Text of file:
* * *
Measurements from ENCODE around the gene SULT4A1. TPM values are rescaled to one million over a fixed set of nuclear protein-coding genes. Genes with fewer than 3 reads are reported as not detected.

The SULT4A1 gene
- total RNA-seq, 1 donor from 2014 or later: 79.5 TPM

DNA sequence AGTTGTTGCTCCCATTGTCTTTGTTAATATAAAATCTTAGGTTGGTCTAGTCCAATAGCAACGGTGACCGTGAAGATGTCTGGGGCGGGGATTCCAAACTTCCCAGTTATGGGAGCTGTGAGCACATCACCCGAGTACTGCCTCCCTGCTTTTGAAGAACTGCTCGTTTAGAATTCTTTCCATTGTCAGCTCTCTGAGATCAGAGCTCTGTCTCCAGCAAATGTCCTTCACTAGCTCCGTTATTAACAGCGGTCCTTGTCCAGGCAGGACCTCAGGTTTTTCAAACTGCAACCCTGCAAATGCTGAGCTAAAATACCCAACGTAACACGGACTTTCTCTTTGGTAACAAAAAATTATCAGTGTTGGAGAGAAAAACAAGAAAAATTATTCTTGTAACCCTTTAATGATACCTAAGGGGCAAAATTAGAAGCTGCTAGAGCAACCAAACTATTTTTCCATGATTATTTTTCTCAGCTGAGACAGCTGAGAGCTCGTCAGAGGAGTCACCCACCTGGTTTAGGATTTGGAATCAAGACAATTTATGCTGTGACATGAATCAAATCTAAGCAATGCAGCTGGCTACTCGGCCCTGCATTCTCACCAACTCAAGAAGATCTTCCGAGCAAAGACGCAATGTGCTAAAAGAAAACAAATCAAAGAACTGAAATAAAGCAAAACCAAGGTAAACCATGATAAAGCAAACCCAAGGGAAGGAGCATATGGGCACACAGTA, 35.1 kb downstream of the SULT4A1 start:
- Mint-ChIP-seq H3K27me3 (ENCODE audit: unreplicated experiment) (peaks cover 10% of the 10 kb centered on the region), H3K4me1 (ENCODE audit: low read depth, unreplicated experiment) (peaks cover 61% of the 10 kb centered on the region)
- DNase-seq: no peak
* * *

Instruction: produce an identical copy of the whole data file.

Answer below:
Measurements from ENCODE around the gene SULT4A1. TPM values are rescaled to one million over a fixed set of nuclear protein-coding genes. Genes with fewer than 3 reads are reported as not detected.

The SULT4A1 gene
- total RNA-seq, 1 donor from 2014 or later: 79.5 TPM

DNA sequence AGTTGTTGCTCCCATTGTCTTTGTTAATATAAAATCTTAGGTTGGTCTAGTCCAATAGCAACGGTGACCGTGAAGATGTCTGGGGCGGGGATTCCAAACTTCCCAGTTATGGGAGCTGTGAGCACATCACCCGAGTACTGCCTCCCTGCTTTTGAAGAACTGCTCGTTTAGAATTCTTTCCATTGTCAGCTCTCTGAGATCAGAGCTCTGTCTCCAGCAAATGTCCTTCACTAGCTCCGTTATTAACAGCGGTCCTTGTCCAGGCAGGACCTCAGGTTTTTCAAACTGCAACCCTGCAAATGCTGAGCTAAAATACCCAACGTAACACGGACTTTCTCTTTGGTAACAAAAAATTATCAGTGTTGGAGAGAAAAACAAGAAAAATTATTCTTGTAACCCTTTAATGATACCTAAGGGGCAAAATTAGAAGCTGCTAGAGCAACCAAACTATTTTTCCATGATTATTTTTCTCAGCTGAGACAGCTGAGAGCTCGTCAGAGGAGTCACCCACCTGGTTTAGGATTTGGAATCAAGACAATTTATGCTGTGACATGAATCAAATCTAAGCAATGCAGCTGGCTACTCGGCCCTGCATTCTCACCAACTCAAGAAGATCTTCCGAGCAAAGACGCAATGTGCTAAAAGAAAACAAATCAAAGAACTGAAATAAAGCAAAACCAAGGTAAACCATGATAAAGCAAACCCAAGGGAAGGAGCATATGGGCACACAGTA, 35.1 kb downstream of the SULT4A1 start:
- Mint-ChIP-seq H3K27me3 (ENCODE audit: unreplicated experiment) (peaks cover 10% of the 10 kb centered on the region), H3K4me1 (ENCODE audit: low read depth, unreplicated experiment) (peaks cover 61% of the 10 kb centered on the region)
- DNase-seq: no peak